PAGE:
After struggling to land blue chip talent on the defensive side of the ball for much of the 2022 recruiting cycle, Josh Heupel and his staff closed their first full recruiting class in Knoxville. The Vols landed three four-star defenders in November and December including edge rushers James Pearce Jr. and Joshua Josephs.
Both Pearce and Josephs enrolled at Tennessee in June and are going through their first fall camps.
“We got two young guys in Joshua Josephs and James Pearce Jr,” Tennessee outside linebackers coach Mike Ekeler said Wednesday. “Josh is really coming along and so is James, but James is a little more raw. Josh is a little more seasoned in a certain sense, but both of those guys have just an incredible amount of talent and unbelievable work ethic.”
Josephs, a Georgia native, and Pearce Jr., a North Carolina native, are both clearly talented. Pearce is 6-foot-5 and Josephs is 6-foot-3 and have the frame and long arms to be high-level pass rushers in the SEC.
However, neither were early enrollees and both are making a major jump in playing along the line of scrimmage in the SEC compared to the high school ranks.
“Great kids just figuring it out,” Ekeler said. “They’re true freshmen, they just got here. The sky is the limit for them. If they stay the course, they keep busting their tail and you are talking about two guys that are six-foot-five coming off the edge, and they can flat out go. They got great instincts and love to play the game, so beyond excited.”
While both are clearly talented, Pearce and Josephs look like freshmen on Haslam (practice) Field. Josephs is 221 pounds and Pearce is 220 pounds. At their position, both are thin and will likely put on 20-25 pounds over the course of their college careers.
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The good news for Tennessee is that they won’t have to rely on either of the freshman pass rushers to play a massive role this season. Byron Young is a Preseason First Team All-SEC selection and defensive end Tyler Baron will start opposite of Young.
The Vols won’t have to play either player unless they’re ready, a luxury they haven’t been afforded every season.
“Managing the expectations,” Ekeler said. “Those guys, I’ve told them both, they have to think of themselves as seniors. Those seniors out here, they expect that out of them. They’re not freshmen. They got to go out and when they step on the field, they got to execute. They got to execute at a championship level and if they can’t do that, then they aren’t going to be out there. That’s a challenge. To get them to that level, to get them to that point where they can go out and coach (defensive coordinator) Tim Banks feels comfortable about putting them in.”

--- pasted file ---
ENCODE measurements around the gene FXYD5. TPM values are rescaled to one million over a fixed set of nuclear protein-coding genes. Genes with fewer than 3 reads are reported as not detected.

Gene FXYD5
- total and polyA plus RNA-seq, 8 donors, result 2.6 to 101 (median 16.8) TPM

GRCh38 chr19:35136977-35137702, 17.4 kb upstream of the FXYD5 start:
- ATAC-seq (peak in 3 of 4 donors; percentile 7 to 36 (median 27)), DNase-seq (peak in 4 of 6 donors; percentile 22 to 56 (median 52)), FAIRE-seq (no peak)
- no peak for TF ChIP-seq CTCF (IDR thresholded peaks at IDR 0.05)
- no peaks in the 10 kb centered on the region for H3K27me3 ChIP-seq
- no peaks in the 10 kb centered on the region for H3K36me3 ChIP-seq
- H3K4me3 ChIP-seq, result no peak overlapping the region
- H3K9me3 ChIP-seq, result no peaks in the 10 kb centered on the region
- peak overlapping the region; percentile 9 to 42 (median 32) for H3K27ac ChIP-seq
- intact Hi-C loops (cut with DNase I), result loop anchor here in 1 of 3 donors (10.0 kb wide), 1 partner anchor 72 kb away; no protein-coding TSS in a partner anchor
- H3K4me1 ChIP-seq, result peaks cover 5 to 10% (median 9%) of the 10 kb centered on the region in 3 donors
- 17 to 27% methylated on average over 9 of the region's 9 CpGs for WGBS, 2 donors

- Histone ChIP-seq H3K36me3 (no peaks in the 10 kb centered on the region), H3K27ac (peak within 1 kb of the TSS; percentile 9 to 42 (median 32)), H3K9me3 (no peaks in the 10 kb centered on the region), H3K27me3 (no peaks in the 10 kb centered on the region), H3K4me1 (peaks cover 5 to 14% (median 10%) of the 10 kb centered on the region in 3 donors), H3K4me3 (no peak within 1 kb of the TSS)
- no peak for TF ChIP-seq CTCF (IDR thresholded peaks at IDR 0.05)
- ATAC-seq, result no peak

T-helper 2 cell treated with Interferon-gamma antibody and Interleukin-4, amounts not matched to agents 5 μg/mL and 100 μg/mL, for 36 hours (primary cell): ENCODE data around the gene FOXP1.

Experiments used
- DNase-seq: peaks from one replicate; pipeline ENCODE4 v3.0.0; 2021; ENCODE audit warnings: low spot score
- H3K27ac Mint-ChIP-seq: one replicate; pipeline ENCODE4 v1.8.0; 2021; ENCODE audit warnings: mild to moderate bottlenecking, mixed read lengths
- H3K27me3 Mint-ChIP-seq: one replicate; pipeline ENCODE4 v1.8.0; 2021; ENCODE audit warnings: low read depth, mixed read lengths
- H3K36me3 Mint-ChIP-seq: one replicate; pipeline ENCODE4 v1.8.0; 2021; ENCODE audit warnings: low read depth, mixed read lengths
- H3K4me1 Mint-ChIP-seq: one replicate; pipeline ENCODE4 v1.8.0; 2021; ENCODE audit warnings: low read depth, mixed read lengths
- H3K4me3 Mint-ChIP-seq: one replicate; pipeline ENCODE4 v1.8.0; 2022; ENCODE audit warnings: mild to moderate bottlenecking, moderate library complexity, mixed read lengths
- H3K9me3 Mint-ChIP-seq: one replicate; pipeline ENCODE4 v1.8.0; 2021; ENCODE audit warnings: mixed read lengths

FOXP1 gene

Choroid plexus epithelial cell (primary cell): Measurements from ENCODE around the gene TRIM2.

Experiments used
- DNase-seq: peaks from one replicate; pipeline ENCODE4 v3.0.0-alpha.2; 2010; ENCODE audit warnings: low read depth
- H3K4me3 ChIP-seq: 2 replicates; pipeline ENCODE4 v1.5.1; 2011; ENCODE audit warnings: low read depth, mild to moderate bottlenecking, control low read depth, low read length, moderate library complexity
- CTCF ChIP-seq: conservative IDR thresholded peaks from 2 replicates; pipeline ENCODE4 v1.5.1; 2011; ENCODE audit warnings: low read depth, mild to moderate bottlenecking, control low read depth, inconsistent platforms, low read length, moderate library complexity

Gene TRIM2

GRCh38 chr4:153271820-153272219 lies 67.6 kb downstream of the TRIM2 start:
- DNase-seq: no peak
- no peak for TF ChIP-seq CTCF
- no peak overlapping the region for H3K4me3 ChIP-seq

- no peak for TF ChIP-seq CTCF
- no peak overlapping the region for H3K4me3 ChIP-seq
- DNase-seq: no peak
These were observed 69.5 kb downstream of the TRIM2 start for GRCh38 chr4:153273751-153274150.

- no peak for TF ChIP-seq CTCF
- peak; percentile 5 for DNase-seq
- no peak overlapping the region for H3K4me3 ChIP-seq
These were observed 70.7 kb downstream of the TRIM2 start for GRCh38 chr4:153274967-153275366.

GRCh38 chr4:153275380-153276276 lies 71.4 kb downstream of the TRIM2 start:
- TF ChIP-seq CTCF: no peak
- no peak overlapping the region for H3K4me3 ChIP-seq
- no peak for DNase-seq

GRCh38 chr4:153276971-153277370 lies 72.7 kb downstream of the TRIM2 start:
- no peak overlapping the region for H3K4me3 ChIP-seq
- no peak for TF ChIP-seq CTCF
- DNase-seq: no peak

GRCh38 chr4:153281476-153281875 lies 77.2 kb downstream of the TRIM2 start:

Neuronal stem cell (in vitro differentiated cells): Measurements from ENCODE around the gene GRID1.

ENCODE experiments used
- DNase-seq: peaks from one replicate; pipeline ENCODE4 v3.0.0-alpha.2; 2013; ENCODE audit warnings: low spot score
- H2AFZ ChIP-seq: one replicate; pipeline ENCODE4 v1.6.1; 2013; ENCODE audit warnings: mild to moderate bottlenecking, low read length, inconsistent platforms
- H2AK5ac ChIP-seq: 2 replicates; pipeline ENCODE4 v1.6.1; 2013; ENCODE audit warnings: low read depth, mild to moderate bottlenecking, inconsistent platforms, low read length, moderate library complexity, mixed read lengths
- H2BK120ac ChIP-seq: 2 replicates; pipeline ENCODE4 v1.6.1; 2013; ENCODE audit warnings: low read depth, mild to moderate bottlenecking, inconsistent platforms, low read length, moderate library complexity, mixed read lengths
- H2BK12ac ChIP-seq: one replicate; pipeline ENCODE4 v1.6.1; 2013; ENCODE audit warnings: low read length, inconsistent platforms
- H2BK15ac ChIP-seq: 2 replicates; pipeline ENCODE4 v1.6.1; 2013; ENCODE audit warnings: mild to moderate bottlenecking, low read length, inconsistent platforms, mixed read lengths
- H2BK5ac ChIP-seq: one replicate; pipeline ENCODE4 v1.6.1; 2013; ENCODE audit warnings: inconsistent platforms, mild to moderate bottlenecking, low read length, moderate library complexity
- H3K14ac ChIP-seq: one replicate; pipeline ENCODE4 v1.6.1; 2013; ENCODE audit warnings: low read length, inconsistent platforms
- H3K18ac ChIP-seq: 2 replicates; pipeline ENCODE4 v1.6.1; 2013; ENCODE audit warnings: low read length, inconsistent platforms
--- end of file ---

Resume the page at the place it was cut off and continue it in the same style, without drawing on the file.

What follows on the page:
The good news for Pearce and Josephs is that there’s a real path to playing time. While Tennessee’s starting edge rushers are set in stone, there’s plenty of opportunities behind them.
Roman Harrison is back for his senior season but has tallied just five career sacks in three seasons and the Vols don’t return any other edge rushers with an abundance of experience.
If either can prove themselves, there’s opportunities for Pearce and Josephs to play this fall. What can they do to earn their coach’s trust besides practice well?
“They are going to play on special teams for us too, early,” Ekeler said. “We’ll get them rocking and rolling out there and as the season goes you should see their development and you should see their roles probably increasing.”
With Tennessee’s secondary poised to be one of the team’s weakest spots, a strong pass rush would go a long way to bolstering the Vols’ defense. The burden for that pass rush growth falls on veterans like Baron and Young, but the emergence of either freshman would provide strong depth.